North American beer just keeps getting better, and the expanding selection of domestic and international beers can make drink decisions both intriguing and intimidating. As I evaluate and write about an increasing number of beers and breweries on Tempest, I’ve decided to suspend my usual injunction against ranking beers. Rather than giving beers a score out of one hundred, I’ve decided upon a ranking system that singles out beers that stand out from their peers at bottle shops and taverns across the land.
One of the reasons I’m wary about including rankings and ratings is because even though I recognize their value in certain cases, I’m cognizant of just how much environment and other factors exert an ineffable influence on my perception of a beverage. None of the ratings I offer is cast in stone. If I were to try all of these beverages blind, I might have different reactions. (It’s happened before. Label and brand expectations play an unconscious and often underappreciated role in our judgment and evaluation.) Sampling a horizontal flight of, say, pilsners from a number of producers will affect my perception––and hence my evaluation––differently than if I were drinking them in isolation, or alongside different styles. If I were to taste the same beer, wine, saké, or spirit not as component of a structured tasting but rather as an accompaniment to a memorable occasion, I may well form a different impression of the same beer in a different locale and at a different time of the day.
And so, with those caveats aside, I offer my “tankard system” in place of more common rating systems. Since I’m not particularly enamoured of reducing aesthetic pleasures to numbers, numerical rankings are out. I find the “four-star” or “five-star” approach more palatable, but the implication with these systems is that if someone or something scores two-and-a-half stars or less, the entity in question has somehow “failed.” Amazon and Yelp stars are a case in point. Instead, I’ll assign “tankards” to beverages I evaluate (and breweries I visit), but only in certain cases. Not unlike the Michelin system used for rating dining establishments, only the very best beverages receive tankards. To be clear, if a beverage does not receive a tankard, it rarely means that the beverage is subpar.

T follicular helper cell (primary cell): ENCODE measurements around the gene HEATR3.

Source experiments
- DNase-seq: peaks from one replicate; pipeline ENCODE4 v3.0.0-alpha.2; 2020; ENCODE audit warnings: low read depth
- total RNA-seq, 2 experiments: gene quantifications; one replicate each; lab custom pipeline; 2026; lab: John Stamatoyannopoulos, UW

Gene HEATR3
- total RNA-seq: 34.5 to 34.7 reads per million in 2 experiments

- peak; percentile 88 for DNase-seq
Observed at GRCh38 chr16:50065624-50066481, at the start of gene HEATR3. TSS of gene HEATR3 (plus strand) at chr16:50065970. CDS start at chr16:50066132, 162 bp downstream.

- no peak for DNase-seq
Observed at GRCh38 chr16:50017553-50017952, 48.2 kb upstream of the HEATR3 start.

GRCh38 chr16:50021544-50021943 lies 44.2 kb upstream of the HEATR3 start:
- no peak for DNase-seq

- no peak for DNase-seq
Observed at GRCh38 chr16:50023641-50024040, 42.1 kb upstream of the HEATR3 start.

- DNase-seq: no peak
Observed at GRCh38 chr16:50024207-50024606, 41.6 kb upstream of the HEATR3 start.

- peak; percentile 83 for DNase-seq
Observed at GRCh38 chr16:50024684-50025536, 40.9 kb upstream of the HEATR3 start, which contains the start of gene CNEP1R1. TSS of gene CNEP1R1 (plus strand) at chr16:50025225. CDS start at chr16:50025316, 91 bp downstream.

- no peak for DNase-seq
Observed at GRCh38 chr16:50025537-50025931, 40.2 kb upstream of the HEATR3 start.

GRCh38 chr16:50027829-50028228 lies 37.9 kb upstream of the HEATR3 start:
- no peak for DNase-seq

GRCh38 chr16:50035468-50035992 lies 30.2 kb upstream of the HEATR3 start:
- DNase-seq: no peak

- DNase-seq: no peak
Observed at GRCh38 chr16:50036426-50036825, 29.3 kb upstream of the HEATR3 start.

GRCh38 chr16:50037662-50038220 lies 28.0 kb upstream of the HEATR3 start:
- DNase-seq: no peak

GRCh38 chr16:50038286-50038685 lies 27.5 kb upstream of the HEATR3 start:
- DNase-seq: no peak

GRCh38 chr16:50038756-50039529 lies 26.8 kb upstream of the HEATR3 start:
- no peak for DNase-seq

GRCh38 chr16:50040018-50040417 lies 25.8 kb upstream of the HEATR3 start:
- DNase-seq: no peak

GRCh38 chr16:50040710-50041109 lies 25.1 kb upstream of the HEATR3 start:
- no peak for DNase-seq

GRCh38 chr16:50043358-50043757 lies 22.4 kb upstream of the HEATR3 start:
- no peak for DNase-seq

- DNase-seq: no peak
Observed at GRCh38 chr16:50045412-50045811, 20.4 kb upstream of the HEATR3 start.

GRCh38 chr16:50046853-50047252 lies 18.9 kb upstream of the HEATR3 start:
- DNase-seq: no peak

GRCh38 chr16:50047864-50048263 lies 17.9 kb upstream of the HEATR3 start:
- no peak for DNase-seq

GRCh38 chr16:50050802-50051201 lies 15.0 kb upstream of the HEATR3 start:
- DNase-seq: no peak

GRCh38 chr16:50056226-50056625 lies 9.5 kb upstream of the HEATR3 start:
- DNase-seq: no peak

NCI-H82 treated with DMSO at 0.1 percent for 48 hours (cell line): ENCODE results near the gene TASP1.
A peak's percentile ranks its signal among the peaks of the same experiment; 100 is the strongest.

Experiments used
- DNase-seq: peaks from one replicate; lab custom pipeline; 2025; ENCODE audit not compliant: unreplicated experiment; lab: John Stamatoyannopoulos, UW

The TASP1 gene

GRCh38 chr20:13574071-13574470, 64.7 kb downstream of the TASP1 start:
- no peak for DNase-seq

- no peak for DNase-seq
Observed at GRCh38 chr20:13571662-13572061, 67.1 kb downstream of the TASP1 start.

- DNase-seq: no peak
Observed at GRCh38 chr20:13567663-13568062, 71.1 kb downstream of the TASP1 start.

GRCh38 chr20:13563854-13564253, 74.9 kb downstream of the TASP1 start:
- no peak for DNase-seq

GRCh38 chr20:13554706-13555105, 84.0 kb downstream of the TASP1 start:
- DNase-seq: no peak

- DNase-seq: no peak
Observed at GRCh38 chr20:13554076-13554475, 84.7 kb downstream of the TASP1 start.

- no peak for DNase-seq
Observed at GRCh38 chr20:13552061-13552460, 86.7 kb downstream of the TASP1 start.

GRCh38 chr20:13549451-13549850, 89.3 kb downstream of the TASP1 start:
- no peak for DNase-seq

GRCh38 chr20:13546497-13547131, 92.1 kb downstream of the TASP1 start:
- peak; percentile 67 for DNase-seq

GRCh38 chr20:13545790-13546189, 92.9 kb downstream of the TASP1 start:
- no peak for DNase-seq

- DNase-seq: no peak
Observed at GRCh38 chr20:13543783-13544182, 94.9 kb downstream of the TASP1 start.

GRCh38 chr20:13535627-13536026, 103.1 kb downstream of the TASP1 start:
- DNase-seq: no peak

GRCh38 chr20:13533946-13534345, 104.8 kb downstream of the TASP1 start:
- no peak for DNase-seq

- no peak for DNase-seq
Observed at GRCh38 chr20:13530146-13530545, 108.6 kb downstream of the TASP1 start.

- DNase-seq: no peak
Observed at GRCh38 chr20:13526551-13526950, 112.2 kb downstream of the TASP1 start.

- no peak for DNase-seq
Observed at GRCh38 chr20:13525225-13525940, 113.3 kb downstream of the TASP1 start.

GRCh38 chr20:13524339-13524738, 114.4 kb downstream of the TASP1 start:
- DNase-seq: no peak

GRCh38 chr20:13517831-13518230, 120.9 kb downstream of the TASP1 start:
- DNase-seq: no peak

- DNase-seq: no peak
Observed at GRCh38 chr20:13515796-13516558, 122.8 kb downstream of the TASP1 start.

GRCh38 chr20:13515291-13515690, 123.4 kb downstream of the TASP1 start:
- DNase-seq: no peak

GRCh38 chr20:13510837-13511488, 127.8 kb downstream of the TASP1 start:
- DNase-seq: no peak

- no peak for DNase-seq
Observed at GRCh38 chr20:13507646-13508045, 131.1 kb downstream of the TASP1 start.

- No tankards: Beverages in this category range from run-of-the-mill to very good. With the former, I’d likely have no problem drinking this up at a party or while tending the grill. As for the latter, a very good beer may well be something I’d drink on a regular basis, like a Franziskaner Weissbier. If a beverage truly failed to excite me––or just plain assaulted my senses––chances are I won’t even bother writing about it. (And if I did write about it, I’d let you know why I found the beer objectionable.)
- One tankard: A very fine beverage. A cut above and a few ounces taller than other beverages in its category.
- Two tankards: An excellent beverage. Worth searching out, preferably at its place of production or, if that’s not possible, then at a taproom or liquor store.
- Three tankards: Exceptional. An absolute aesthetic pleasure, one that blends the Kantian sublime with Proust’s literary account of aromas and the gustatory delights of Babette’s Feast. A beer that could find a place on any hypothetical Top-25 list I’d concoct.
*November 2014: I haven’t yet gone back and assigned tankards to beers I’ve written about over the past year, so don’t be surprised if you don’t see tankards associated with some of the stellar beers I’ve featured.